Sunday, September 21, 2014
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Shia LeBeouf plagiarizes more apologies, website sections

Following the revelation earlier this week that his short film, HowardCantour.com, was plagiarized from Ghost World graphic novelist Daniel Clowes, Shia LeBeouf boarded the apology train. But not yet once in his own words.

Shia LeBeouf plagiarizes more apologies, website sections

In this May 19, 2012, file photo, actor Shia LaBeouf poses during a photo call for Lawless at the 65th international film festival, in Cannes, southern France. LeBeouf got into a second altercation in a London bar over the weekend. (AP Photo/Francois Mori, File)
In this May 19, 2012, file photo, actor Shia LaBeouf poses during a photo call for Lawless at the 65th international film festival, in Cannes, southern France. LeBeouf got into a second altercation in a London bar over the weekend. (AP Photo/Francois Mori, File) Francois Mori

Following the revelation earlier this week that his short film, HowardCantour.com, was plagiarized from Ghost World graphic novelist Daniel Clowes, Shia LeBeouf boarded the apology train. But not yet once in his own words.

In digging into LeBeouf’s creative works, the internet has found several examples of further plagiarization in the star’s comic books consisting of reworded works by Charles Bukowski and French writer Benoit Duteurtre. For example, in his self-published “Let’s ------- Party,” LeBeouf writes:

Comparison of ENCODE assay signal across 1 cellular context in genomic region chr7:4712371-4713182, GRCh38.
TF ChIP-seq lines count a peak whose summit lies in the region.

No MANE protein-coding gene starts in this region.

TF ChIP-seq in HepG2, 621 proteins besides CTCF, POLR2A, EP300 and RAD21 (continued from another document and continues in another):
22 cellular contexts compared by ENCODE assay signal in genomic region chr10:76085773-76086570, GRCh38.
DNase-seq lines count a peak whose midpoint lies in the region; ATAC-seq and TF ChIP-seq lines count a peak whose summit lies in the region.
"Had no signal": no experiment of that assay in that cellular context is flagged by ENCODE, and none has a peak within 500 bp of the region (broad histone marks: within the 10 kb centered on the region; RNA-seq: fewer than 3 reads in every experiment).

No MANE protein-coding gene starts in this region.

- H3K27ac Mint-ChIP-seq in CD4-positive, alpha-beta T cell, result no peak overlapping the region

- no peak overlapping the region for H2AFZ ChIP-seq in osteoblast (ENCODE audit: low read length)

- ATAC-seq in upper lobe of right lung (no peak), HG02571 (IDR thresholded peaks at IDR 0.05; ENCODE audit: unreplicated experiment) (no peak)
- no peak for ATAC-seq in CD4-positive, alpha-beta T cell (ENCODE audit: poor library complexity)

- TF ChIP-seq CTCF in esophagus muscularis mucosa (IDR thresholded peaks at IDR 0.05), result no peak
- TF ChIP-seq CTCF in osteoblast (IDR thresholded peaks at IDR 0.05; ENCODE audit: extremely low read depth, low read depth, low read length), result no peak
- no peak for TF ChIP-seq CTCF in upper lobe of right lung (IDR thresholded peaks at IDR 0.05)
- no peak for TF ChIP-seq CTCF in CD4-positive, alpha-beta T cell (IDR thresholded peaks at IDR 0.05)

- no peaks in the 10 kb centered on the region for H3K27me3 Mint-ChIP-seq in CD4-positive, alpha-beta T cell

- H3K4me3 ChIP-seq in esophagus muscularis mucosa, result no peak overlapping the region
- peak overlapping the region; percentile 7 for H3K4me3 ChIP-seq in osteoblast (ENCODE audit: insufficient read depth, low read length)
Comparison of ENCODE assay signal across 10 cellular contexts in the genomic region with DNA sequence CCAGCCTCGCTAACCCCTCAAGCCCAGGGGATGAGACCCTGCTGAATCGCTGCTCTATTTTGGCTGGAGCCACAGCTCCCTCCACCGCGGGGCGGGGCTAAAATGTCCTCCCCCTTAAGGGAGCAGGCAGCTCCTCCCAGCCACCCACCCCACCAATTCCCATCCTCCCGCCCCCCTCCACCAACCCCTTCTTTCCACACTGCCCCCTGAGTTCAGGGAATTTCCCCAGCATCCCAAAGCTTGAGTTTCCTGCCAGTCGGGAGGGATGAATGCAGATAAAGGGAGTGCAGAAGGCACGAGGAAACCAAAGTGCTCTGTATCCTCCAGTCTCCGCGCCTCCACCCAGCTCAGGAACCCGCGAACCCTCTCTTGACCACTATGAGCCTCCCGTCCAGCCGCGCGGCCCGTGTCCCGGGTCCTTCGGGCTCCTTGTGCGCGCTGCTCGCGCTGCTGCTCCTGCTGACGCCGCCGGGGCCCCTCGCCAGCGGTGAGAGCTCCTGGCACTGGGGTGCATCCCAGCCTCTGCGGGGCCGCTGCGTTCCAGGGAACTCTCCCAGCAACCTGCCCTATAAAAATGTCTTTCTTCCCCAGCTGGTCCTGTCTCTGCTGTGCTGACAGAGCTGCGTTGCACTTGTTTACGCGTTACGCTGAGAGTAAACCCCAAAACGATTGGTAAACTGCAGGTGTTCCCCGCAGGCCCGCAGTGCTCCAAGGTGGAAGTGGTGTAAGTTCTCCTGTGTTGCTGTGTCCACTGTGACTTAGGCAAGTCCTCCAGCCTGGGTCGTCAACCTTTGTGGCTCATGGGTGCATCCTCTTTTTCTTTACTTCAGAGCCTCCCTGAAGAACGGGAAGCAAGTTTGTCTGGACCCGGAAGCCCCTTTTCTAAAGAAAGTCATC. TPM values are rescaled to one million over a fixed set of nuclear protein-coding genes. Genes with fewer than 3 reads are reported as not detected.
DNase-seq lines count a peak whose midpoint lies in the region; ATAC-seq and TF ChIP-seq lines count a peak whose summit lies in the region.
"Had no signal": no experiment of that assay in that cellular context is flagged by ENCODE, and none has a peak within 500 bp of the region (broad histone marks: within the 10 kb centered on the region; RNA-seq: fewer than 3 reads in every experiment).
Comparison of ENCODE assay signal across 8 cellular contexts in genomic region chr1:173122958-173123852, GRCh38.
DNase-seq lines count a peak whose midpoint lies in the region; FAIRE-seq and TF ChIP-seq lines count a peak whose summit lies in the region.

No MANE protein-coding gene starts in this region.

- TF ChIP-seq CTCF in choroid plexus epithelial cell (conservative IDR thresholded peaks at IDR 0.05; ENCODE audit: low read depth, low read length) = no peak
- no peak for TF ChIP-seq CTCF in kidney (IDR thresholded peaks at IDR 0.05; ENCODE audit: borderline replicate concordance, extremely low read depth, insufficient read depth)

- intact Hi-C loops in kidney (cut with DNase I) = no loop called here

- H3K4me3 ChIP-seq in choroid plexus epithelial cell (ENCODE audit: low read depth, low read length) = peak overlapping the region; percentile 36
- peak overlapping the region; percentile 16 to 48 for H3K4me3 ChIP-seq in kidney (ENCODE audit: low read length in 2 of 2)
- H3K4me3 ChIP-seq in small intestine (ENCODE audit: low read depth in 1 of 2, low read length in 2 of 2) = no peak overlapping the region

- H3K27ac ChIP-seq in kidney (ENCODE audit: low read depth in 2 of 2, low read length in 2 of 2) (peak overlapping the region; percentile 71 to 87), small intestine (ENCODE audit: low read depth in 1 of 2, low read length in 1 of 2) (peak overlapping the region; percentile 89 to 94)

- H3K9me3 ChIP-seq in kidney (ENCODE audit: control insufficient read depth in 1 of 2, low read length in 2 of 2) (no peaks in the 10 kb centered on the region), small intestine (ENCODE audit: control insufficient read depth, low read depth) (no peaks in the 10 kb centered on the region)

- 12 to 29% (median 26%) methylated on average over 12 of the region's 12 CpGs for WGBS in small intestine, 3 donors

“Poets don’t anger anyone. Poets don’t gamble. Here, they don’t assiassinate poets. Here, they don’t notice them.”

Insightful, but Chuck Bukowski beat him to the punch by about 40 years with his poem “assault”:

"Lorca was shot down in the road but here in America the poets never anger anybody. the poets don’t gamble. their poetry has the smell of clinics. their poetry has the smell of clinics. where people die rather then live. here they don’t assassinate the poets they don’t even notice the poets." 

But it’s not just LeBeouf’s creative works that show signs of creative borrowing: his website isn’t original either. The Comics Journal’s Dan Nadel says LeBeouf’s “About” section on his website is a direct rip of the “About” section on Nadel’s PictureBox website

And, finally, there’s the tweets. Usually, an apology requires a heartfelt examination of the situation you’ve gotten yourself into, followed by a swallowing of pride and an eventually explicit request for forgiveness. LeBeouf, however, is skipping all that with variations on great apologies from history. Take, for example, his use of Tiger Woods’ 2009 apology:

Or Robert McNamara’s statements about the Vietnam war:

And, of course, the Kanye:

Or maybe LeBeouf is more of a Mark Zuckerberg guy:

And, finally, there's the Shepard Fairey special:

Artist Clowes is currently examining his legal options. But given these new instances of plagiarization that have come to light, that examination probably just got a whole lot easier.

[MTV]

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